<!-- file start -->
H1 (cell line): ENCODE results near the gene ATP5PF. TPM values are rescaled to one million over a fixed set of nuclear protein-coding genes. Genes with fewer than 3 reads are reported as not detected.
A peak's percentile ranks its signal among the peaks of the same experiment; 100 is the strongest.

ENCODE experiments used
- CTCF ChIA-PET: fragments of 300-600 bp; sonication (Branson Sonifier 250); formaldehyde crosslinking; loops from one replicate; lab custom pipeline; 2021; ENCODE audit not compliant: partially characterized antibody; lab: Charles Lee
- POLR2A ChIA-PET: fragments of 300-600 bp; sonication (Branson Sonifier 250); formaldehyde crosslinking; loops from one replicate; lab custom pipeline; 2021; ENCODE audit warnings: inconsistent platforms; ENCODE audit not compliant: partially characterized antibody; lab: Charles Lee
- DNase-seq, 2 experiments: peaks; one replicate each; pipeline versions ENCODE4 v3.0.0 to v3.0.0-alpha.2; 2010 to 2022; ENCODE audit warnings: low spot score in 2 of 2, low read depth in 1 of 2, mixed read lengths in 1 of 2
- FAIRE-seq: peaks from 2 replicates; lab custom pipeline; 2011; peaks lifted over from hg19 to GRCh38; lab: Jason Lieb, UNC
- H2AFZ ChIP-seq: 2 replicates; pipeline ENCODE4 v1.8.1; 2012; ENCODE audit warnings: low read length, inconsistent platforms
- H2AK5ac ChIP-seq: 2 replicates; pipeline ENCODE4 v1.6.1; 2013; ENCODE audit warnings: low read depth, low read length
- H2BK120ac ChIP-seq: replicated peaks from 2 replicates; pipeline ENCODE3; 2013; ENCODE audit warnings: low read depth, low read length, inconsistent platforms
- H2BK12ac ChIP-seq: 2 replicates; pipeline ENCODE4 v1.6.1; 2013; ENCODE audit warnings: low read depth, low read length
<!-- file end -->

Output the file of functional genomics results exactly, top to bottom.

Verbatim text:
H1 (cell line): ENCODE results near the gene ATP5PF. TPM values are rescaled to one million over a fixed set of nuclear protein-coding genes. Genes with fewer than 3 reads are reported as not detected.
A peak's percentile ranks its signal among the peaks of the same experiment; 100 is the strongest.

ENCODE experiments used
- CTCF ChIA-PET: fragments of 300-600 bp; sonication (Branson Sonifier 250); formaldehyde crosslinking; loops from one replicate; lab custom pipeline; 2021; ENCODE audit not compliant: partially characterized antibody; lab: Charles Lee
- POLR2A ChIA-PET: fragments of 300-600 bp; sonication (Branson Sonifier 250); formaldehyde crosslinking; loops from one replicate; lab custom pipeline; 2021; ENCODE audit warnings: inconsistent platforms; ENCODE audit not compliant: partially characterized antibody; lab: Charles Lee
- DNase-seq, 2 experiments: peaks; one replicate each; pipeline versions ENCODE4 v3.0.0 to v3.0.0-alpha.2; 2010 to 2022; ENCODE audit warnings: low spot score in 2 of 2, low read depth in 1 of 2, mixed read lengths in 1 of 2
- FAIRE-seq: peaks from 2 replicates; lab custom pipeline; 2011; peaks lifted over from hg19 to GRCh38; lab: Jason Lieb, UNC
- H2AFZ ChIP-seq: 2 replicates; pipeline ENCODE4 v1.8.1; 2012; ENCODE audit warnings: low read length, inconsistent platforms
- H2AK5ac ChIP-seq: 2 replicates; pipeline ENCODE4 v1.6.1; 2013; ENCODE audit warnings: low read depth, low read length
- H2BK120ac ChIP-seq: replicated peaks from 2 replicates; pipeline ENCODE3; 2013; ENCODE audit warnings: low read depth, low read length, inconsistent platforms
- H2BK12ac ChIP-seq: 2 replicates; pipeline ENCODE4 v1.6.1; 2013; ENCODE audit warnings: low read depth, low read length